Re: Clarification on LTE call/SMS interception (not!)
"So let's get rid of 2G fast, please." Why? It is simple, it is cheap and it works.
Why not get rid if the idiotic thinking that says a phone (wireless or otherwise) can be used securely. Must people would agree that a phone is fine for telling people you are on the train when you don't give a damn about being overheard, but is probably not ideal when trying to explain the results of your nearest and dearest's STD exam.
Re: 120 years away?
Sadly, no. Did you not read the article? They have achieved fusion power. It just took 1.4 million amps of power generated by something else to generate fusion power for two seconds.
Re: re: Sure, anyone can read them
Just as anyone who picks up your wallet and takes out your payslip knows exactly how much you are being paid. Knowable to the public is not the same as publicly known.
There is only one benifit to smart meters
The only benefit that I have been able to identify for smart meters is the remote application of variable tariffs. Instead of just a flat rate, or the current 'night rate' (which requires the fitting of a separate meter) suppliers can apply actual hourly rated or worse (better?) variably rated tariffs. If anyone here is old enough to remember the pre-mobile phone era and paper phone bills, then they may remember the massive change caused to teenagers lives by the introduction of itemized phone bills. I suspect the electricity consumer market may be in for a similar awakening.
Re: anyone play shadowrun?
Ssshhh!!! Be quiet or you will have the lawyers onto you for releasing the script of the next Bond movie.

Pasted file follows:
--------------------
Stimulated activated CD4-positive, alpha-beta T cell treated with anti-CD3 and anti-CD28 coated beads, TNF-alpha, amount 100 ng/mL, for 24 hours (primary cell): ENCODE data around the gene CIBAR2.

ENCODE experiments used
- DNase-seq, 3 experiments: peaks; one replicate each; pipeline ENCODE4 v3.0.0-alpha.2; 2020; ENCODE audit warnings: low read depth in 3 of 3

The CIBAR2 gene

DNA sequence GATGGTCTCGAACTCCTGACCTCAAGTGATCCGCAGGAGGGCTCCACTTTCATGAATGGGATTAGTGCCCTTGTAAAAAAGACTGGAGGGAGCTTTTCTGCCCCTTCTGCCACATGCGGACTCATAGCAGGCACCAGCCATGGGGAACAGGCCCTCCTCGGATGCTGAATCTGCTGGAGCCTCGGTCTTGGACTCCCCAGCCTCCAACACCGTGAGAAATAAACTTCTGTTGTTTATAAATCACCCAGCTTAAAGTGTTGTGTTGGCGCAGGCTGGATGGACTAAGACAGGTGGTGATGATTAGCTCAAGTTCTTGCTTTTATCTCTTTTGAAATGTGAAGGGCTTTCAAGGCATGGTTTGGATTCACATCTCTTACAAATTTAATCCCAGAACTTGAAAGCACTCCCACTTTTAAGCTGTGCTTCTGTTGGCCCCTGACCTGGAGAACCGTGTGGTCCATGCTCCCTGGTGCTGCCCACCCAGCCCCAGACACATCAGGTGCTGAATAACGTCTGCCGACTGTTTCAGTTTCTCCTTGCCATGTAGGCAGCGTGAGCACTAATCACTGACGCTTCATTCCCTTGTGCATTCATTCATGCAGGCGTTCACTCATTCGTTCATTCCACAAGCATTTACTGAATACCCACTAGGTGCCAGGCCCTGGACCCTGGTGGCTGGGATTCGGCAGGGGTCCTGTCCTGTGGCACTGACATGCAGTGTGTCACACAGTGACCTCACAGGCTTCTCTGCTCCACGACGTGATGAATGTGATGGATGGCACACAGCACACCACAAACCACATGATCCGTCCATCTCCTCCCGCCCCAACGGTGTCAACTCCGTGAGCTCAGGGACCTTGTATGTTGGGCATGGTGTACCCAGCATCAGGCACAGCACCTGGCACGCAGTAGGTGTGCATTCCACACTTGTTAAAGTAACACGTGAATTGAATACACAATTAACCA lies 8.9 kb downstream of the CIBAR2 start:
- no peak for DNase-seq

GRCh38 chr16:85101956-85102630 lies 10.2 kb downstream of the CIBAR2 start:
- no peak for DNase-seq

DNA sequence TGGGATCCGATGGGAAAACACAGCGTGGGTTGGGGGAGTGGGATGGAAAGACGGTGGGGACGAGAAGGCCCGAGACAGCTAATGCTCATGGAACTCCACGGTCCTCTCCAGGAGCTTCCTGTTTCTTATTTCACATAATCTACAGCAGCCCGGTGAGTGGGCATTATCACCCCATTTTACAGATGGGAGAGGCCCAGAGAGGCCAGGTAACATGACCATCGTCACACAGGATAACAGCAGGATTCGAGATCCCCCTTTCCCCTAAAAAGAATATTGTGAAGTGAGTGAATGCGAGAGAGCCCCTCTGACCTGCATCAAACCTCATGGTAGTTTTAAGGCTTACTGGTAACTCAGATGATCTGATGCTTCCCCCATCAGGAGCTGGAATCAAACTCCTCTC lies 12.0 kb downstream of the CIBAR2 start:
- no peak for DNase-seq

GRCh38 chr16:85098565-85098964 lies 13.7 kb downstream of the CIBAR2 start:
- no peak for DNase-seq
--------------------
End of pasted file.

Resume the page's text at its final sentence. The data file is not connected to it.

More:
$280 million buyout, contingent on $250 million launch. Did they have any other assets or am I missing something?
I would see that as encouragement to explore non-proprietary options.
...when the drone flew alongside it.
Cool, a drone that can fly at 140knots (160+ miles an hour)! Where can I get one of them?
Drakes equation and statistics
>>>Not to mention, Drake's equation - the chance of observing THAT EXACT MOMENT of someone building this ridiculous structure (rather than it not being built yet, it being already built, or it already having blown to pieces long ago) is basically zero.
Yes it's a long shot, but is it exactly a million to one yet?
Yes, it is pretty odd. But to determine how odd, I think you would have to check all the places he flew to in the Simulator against all the places he didn't have a reason to go to in real life.
Re: 16 million holes?
I would like to propose the Albert Hall as the new El Reg unit of measure for counting holes. "Now we know how many holes it takes to fill the Albert Hall."
I get it
I get the deploy benefits, but in my experience, deploying a solution is not the solution, it is merely one aspect of solution delivery, a thorny one admittedly, but no customer has ever paid me to for the deployment. I get the scaling of the application, the ability to just run up additional instances on demand and drop them when they are no longer needed, which leads directly to what makes containerization so good for testing, the ability to blow away what was there and start again clean. However, this is exactly what makes containerization a problem for me; If you are blowing away an instance when you no longer need it, what exactly was the point of doing it in the first place? Stateless activities are (IMHO) meaningless unless they take place within a statefull context, and I don't think Docker et. al. have grasped that.
I never quite got containers...
I never quite got containers and this article has brought my problem nicely into focus. I was brought up with the idea that the whole (and only) point of software was to take some data from one place, transform it in a way that adds value and put it somewhere else. Containers could never do that which explains why I never got the point of them.
Foot, Point, shoot.
You have to wonder who is responsible for US foreign policy these days, and if they have ever had to do any planning beyond the next quarter.